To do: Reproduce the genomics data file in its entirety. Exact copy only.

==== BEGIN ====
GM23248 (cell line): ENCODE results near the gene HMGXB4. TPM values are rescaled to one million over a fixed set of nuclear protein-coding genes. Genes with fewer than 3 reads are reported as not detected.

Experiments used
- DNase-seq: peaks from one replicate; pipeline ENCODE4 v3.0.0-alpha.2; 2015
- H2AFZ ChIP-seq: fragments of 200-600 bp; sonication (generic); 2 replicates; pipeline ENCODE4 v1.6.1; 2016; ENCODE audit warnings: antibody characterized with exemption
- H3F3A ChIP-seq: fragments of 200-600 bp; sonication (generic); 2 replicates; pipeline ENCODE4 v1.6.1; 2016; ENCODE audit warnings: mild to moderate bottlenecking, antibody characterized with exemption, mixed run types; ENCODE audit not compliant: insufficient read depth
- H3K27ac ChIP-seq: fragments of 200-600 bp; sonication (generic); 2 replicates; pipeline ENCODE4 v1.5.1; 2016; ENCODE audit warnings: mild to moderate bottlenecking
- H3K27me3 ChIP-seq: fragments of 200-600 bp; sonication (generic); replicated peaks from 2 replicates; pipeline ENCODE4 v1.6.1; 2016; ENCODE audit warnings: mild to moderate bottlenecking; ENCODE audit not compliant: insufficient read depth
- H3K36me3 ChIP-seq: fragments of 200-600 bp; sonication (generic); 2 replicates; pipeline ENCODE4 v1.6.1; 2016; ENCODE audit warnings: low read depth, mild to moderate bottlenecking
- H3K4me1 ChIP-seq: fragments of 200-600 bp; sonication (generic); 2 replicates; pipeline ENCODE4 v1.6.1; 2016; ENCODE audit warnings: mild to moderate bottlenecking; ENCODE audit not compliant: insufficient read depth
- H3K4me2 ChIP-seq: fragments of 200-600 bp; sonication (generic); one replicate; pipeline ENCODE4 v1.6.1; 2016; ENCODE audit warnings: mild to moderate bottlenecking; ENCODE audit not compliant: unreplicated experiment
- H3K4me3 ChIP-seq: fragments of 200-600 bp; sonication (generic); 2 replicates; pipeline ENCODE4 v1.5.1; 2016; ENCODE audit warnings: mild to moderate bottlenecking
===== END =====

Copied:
GM23248 (cell line): ENCODE results near the gene HMGXB4. TPM values are rescaled to one million over a fixed set of nuclear protein-coding genes. Genes with fewer than 3 reads are reported as not detected.

Experiments used
- DNase-seq: peaks from one replicate; pipeline ENCODE4 v3.0.0-alpha.2; 2015
- H2AFZ ChIP-seq: fragments of 200-600 bp; sonication (generic); 2 replicates; pipeline ENCODE4 v1.6.1; 2016; ENCODE audit warnings: antibody characterized with exemption
- H3F3A ChIP-seq: fragments of 200-600 bp; sonication (generic); 2 replicates; pipeline ENCODE4 v1.6.1; 2016; ENCODE audit warnings: mild to moderate bottlenecking, antibody characterized with exemption, mixed run types; ENCODE audit not compliant: insufficient read depth
- H3K27ac ChIP-seq: fragments of 200-600 bp; sonication (generic); 2 replicates; pipeline ENCODE4 v1.5.1; 2016; ENCODE audit warnings: mild to moderate bottlenecking
- H3K27me3 ChIP-seq: fragments of 200-600 bp; sonication (generic); replicated peaks from 2 replicates; pipeline ENCODE4 v1.6.1; 2016; ENCODE audit warnings: mild to moderate bottlenecking; ENCODE audit not compliant: insufficient read depth
- H3K36me3 ChIP-seq: fragments of 200-600 bp; sonication (generic); 2 replicates; pipeline ENCODE4 v1.6.1; 2016; ENCODE audit warnings: low read depth, mild to moderate bottlenecking
- H3K4me1 ChIP-seq: fragments of 200-600 bp; sonication (generic); 2 replicates; pipeline ENCODE4 v1.6.1; 2016; ENCODE audit warnings: mild to moderate bottlenecking; ENCODE audit not compliant: insufficient read depth
- H3K4me2 ChIP-seq: fragments of 200-600 bp; sonication (generic); one replicate; pipeline ENCODE4 v1.6.1; 2016; ENCODE audit warnings: mild to moderate bottlenecking; ENCODE audit not compliant: unreplicated experiment
- H3K4me3 ChIP-seq: fragments of 200-600 bp; sonication (generic); 2 replicates; pipeline ENCODE4 v1.5.1; 2016; ENCODE audit warnings: mild to moderate bottlenecking